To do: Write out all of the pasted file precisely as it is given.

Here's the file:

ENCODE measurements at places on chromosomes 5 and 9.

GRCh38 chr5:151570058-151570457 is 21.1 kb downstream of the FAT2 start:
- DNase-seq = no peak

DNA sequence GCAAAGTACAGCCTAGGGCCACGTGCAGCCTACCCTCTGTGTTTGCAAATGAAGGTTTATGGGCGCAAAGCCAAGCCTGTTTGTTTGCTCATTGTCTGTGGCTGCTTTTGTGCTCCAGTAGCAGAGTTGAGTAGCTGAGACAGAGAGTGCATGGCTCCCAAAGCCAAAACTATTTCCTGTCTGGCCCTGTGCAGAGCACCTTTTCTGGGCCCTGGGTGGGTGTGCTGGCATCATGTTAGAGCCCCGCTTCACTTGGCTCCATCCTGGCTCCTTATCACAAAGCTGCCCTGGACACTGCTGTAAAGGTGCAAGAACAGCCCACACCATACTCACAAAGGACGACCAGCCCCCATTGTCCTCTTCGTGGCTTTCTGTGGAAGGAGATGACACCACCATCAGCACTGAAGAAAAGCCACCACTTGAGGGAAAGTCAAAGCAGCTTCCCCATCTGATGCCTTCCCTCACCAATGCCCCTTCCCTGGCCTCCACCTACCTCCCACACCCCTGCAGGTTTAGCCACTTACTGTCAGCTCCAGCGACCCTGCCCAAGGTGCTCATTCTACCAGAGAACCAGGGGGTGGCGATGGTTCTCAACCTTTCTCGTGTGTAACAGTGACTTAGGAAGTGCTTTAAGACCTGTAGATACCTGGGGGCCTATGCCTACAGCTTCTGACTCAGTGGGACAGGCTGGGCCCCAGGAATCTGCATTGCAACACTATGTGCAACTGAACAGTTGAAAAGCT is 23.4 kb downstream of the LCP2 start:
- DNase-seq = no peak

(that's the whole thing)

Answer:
ENCODE measurements at places on chromosomes 5 and 9.

GRCh38 chr5:151570058-151570457 is 21.1 kb downstream of the FAT2 start:
- DNase-seq = no peak

DNA sequence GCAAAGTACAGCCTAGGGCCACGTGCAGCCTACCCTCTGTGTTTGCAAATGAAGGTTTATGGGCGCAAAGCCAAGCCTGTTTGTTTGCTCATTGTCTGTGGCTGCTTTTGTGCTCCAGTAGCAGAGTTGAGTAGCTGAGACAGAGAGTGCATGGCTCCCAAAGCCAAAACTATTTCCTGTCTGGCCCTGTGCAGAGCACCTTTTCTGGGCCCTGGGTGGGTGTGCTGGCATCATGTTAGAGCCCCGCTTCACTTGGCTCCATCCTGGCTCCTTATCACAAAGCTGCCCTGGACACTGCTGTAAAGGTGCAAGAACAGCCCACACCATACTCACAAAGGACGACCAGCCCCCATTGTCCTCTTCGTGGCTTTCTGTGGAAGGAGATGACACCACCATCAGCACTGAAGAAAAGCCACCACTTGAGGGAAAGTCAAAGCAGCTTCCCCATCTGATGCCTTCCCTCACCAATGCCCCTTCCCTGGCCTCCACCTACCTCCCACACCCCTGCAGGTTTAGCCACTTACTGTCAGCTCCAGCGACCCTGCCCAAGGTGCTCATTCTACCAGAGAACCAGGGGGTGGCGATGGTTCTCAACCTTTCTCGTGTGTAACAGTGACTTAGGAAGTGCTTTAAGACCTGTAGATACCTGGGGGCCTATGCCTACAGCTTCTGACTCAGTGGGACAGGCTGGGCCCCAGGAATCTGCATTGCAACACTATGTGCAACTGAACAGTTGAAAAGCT is 23.4 kb downstream of the LCP2 start:
- DNase-seq = no peak